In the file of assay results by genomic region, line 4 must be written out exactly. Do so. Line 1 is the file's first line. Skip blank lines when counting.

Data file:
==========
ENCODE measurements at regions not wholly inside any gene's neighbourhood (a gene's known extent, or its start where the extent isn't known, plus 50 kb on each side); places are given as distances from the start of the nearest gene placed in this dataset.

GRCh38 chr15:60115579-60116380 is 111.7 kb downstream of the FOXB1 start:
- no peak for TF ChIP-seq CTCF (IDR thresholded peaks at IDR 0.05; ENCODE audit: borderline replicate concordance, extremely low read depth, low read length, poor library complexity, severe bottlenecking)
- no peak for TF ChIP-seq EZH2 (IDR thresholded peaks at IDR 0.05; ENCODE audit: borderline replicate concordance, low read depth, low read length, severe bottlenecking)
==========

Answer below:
- no peak for TF ChIP-seq EZH2 (IDR thresholded peaks at IDR 0.05; ENCODE audit: borderline replicate concordance, low read depth, low read length, severe bottlenecking)